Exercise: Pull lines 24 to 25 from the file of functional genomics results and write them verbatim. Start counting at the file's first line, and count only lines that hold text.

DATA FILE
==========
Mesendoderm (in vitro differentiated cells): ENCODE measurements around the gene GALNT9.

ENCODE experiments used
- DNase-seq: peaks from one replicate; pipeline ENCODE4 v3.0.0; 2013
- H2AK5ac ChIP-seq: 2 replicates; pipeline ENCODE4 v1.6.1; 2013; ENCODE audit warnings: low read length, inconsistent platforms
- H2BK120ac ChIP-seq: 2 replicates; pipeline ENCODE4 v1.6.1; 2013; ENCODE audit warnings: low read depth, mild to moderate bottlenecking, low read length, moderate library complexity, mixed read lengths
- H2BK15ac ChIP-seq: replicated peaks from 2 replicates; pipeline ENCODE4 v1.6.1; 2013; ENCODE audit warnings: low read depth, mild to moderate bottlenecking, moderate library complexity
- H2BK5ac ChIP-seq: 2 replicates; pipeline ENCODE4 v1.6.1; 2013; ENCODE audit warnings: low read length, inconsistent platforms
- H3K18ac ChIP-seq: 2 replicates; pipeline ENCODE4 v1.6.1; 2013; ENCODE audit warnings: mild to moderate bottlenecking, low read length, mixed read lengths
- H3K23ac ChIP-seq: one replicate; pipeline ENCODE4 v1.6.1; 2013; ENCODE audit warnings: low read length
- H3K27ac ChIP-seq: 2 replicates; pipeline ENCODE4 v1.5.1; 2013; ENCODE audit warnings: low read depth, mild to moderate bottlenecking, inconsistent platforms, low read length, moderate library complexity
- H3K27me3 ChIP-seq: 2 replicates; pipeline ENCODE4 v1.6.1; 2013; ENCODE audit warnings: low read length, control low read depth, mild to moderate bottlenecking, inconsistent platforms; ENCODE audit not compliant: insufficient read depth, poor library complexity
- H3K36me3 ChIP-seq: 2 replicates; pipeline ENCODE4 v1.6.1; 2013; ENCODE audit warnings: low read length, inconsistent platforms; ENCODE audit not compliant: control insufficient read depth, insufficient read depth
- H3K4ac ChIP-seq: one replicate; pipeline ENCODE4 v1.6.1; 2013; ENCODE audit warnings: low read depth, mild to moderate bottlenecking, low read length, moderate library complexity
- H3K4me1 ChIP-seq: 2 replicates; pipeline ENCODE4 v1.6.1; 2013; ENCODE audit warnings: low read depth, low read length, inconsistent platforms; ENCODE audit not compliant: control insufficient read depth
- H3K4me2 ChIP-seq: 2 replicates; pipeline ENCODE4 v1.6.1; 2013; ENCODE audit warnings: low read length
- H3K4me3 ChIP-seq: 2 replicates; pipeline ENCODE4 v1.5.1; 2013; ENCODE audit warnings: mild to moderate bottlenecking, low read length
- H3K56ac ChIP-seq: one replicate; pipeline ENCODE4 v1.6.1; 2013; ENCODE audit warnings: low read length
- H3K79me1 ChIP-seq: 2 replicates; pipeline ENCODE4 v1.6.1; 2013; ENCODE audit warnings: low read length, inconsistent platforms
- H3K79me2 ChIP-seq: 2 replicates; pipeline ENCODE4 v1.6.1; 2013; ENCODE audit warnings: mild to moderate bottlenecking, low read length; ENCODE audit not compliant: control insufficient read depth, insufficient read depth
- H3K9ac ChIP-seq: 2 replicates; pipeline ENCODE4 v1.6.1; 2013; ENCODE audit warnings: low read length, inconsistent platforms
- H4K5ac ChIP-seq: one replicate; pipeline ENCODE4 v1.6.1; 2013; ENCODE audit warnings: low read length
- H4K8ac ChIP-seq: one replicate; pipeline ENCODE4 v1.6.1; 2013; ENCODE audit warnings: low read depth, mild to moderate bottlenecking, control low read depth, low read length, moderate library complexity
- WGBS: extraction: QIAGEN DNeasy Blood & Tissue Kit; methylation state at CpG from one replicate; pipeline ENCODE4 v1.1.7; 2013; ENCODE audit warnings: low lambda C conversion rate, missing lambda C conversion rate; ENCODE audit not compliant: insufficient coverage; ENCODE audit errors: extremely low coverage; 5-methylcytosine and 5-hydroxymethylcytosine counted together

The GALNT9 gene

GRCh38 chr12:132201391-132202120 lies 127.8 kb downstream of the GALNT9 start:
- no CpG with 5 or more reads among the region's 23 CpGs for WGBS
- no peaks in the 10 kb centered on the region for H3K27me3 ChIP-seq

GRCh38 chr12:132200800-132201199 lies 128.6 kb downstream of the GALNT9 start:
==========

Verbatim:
The GALNT9 gene

GRCh38 chr12:132201391-132202120 lies 127.8 kb downstream of the GALNT9 start: